Chatham County is considering placing a Special Purpose Local Option Sales Tax for Transporation (T-SPLOST) on the May 2022 ballot, according to the Savannah Morning News.
Voters said no to a penny sales tax for transportation projects – known as a TSPLOST – in 2012. Now a decade later, government officials are asking again.
As outlined in a news story published Tuesday, Chatham County officials intend to put a TSPLOST referendum on the May primary election ballot. The project list is still being finalized, and months of public comment is to follow.
Hall County Courts will receive a $1 million dollar grant to address case backlogs, according to the Gainesville Times.
Hall County’s Court Administrator Jason Stephenson said court officials are hoping to set a “fast pace” for 2022 to fix its backlog of cases, especially with an additional $1 million in funding from the American Rescue Plan Act.
The Judicial Council of Georgia announced the awards Dec. 22 as part of the $110 million allocated by Gov. Brian Kemp to address the court backlog created by the COVID-19 pandemic.
The council said 26 judicial circuits, including Hall and Dawson counties’ Northeastern Judicial Circuit, received nearly $25 million in total funding.
In its application, the judicial circuit said there were more than 1,000 unindicted cases in Hall County as of Oct. 1.
Stephenson said the funds are immediately available. Once the funds are spent, the county can submit for reimbursement.
Gwinnett County Commissioners voted to approve a redistricting plan that keeps the same number of Commissioners as current, according to the Gwinnett Daily Post.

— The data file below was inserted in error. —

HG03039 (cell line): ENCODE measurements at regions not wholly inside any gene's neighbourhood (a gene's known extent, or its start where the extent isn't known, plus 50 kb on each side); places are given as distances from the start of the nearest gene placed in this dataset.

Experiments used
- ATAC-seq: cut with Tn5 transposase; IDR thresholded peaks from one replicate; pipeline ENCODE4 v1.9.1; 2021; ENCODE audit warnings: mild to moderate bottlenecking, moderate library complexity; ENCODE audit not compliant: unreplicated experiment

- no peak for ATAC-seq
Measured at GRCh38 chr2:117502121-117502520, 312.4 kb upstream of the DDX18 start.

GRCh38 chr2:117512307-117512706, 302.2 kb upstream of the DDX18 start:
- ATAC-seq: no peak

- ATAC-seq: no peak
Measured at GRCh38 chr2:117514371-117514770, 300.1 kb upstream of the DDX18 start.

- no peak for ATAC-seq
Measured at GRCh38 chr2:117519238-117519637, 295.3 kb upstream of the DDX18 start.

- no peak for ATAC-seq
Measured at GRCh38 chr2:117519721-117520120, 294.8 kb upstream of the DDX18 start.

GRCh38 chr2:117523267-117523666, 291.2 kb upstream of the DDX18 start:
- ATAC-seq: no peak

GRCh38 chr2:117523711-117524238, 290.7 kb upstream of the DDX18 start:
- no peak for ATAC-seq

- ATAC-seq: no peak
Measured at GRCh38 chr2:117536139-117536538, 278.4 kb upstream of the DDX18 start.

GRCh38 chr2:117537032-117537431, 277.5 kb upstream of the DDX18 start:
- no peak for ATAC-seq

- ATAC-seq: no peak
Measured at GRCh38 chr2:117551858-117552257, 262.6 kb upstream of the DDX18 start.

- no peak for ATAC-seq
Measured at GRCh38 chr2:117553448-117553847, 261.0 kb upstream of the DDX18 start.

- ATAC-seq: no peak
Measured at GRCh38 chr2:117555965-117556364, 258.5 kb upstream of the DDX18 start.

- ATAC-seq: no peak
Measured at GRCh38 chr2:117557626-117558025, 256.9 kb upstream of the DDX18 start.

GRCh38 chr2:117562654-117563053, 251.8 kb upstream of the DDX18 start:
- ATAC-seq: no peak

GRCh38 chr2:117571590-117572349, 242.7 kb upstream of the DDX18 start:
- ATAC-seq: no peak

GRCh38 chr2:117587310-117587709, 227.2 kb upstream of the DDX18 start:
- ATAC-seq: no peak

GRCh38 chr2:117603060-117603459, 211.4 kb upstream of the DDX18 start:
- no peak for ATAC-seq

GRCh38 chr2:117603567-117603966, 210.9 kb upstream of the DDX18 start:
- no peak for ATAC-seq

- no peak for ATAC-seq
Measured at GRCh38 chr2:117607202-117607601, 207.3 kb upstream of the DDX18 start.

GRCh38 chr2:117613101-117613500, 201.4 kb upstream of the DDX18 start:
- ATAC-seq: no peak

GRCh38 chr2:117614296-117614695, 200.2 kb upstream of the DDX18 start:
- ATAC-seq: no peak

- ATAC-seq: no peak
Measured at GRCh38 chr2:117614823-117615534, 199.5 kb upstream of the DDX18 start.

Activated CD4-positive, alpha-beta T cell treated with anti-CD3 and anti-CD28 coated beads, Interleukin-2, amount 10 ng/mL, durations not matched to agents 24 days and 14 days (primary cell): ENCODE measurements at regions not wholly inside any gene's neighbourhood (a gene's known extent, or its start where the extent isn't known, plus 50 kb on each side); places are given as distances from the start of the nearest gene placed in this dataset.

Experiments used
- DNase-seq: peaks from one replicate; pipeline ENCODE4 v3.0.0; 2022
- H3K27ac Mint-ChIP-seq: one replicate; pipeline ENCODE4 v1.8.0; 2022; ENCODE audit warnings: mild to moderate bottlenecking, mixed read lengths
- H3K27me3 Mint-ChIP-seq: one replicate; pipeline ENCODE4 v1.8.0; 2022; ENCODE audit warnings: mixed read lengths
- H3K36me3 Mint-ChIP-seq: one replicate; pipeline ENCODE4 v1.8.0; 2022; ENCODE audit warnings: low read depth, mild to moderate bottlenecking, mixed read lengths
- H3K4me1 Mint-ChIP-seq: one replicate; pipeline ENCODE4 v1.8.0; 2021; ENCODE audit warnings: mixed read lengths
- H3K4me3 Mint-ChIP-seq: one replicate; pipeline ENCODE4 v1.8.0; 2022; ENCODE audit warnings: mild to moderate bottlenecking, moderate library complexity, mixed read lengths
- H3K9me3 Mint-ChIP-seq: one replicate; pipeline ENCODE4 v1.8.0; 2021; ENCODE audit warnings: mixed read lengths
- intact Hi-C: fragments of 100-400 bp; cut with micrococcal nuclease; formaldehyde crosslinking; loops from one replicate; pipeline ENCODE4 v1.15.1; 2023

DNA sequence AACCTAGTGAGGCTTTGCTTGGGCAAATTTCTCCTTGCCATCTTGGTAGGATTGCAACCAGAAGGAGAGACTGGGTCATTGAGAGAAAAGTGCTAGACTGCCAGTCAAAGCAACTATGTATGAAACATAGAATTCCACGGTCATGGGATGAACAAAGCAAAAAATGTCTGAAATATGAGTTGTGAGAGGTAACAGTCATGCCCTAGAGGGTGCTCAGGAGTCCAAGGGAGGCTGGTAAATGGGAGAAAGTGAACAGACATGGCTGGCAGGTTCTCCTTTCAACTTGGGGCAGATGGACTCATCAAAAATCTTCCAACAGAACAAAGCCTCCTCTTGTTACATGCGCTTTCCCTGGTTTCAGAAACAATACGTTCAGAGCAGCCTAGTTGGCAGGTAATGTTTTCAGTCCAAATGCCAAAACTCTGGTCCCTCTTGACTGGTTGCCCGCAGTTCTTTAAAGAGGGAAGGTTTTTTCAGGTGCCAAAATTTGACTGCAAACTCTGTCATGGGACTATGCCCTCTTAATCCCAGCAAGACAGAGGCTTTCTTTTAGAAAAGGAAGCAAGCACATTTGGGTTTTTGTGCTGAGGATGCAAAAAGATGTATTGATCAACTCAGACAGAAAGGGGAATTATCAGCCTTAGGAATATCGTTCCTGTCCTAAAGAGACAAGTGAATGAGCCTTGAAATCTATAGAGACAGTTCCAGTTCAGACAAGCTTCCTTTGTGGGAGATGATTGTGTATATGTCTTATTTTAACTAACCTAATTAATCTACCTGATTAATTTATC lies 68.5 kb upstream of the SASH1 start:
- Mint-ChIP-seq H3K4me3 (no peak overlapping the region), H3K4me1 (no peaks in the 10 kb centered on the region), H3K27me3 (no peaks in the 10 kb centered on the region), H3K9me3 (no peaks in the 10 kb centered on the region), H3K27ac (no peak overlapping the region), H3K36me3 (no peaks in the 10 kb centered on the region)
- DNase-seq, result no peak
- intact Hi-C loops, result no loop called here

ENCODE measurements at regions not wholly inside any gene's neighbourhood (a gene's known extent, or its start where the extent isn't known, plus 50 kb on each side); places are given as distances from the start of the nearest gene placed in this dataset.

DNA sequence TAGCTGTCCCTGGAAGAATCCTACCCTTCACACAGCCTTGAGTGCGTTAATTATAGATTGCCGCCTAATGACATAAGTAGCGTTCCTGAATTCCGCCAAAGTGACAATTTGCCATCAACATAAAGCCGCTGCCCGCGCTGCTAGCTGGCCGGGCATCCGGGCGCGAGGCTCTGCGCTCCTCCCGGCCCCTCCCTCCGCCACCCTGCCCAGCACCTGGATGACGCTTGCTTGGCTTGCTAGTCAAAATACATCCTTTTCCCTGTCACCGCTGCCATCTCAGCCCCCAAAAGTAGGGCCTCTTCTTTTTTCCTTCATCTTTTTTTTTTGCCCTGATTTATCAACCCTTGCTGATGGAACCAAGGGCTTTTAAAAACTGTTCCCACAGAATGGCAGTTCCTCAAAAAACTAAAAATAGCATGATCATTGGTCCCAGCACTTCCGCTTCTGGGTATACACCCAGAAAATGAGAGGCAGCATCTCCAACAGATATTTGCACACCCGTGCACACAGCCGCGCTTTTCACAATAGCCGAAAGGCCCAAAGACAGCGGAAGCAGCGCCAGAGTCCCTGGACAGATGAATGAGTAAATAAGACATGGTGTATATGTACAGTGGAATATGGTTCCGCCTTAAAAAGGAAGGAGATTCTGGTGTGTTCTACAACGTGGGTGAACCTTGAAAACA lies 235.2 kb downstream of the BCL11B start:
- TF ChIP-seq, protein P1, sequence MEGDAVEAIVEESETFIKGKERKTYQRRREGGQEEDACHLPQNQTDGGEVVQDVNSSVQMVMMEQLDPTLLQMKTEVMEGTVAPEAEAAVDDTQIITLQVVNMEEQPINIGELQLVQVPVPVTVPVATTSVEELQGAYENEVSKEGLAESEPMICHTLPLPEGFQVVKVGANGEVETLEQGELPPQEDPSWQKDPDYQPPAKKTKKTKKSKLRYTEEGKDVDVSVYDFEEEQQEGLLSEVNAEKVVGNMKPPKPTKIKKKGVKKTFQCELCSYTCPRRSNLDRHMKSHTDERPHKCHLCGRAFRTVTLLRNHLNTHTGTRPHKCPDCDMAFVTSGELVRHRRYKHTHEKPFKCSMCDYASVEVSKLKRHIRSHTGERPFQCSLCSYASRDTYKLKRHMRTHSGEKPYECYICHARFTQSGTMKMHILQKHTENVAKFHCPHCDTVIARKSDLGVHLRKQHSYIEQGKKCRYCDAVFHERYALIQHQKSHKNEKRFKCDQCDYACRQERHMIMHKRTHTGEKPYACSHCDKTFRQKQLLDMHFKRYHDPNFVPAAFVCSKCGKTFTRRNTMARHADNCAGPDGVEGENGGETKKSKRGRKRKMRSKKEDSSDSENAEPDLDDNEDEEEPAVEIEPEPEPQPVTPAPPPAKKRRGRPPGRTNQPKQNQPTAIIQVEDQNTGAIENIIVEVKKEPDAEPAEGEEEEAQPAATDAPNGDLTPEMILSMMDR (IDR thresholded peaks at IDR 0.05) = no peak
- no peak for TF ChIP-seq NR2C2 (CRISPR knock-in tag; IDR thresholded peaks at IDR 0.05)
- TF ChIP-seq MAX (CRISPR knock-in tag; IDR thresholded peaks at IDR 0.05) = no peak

The maps were drawn up following a series of public input meetings where residents were able to offer their feedback on how the district lines should be redrawn. The lines have to be revisited every 10 years after the census is performed to adjust districts for population changes.
The shapes of the four existing commission districts would be somewhat similar to what they currently are, but some areas would see themselves shifted form one district to another.
The map largely avoids splitting Gwinnett’s cities between multiple commission districts. The only exception would be Suwanee, which would mostly be in District 1 while parts of its southeastern edge would be in District 4.
If approved by the Georgia General Assembly, the maps would go into effect for this year’s elections, when Ku and Fosque are up for re-election.
The question now will be whether is passes muster with Gwinnett’s legislative delegation.
Gwinnett’s legislative delegations rules stipulate a majority of legislators have to back it, but there have been rumblings that some Republicans and Democrats in the delegation are interested in expanding the commission to six districts.
Sam Couvillon was sworn in as Mayor of Gainesville, according to AccessWDUN.
Couvillon, who won the mayor election in November, has previously served two terms as the Ward 1 council member. He was joined for his swearing in by his wife, Margie, and two daughters.
“I don’t so much feel any different today as mayor as I did a council member,” said Couvillon. “I feel like I gave a lot of effort to being a council member, I look to do the same thing as a mayor.”
“I would say first and foremost is trying to get some of this downtown development buttoned up,” said Couvillon. “[Then] Always be mindful that while we do bring development into downtown, we are going to have issues like traffic that we’re going to need to address from time to time.”
Couvillon succeeded longtime Gainesville Mayor Danny Dunagan, who announced in April 2021 that he would not run for another mayoral term. Instead, Dunagan opted to run for Couvillon’s Ward 1 seat and won the election in November.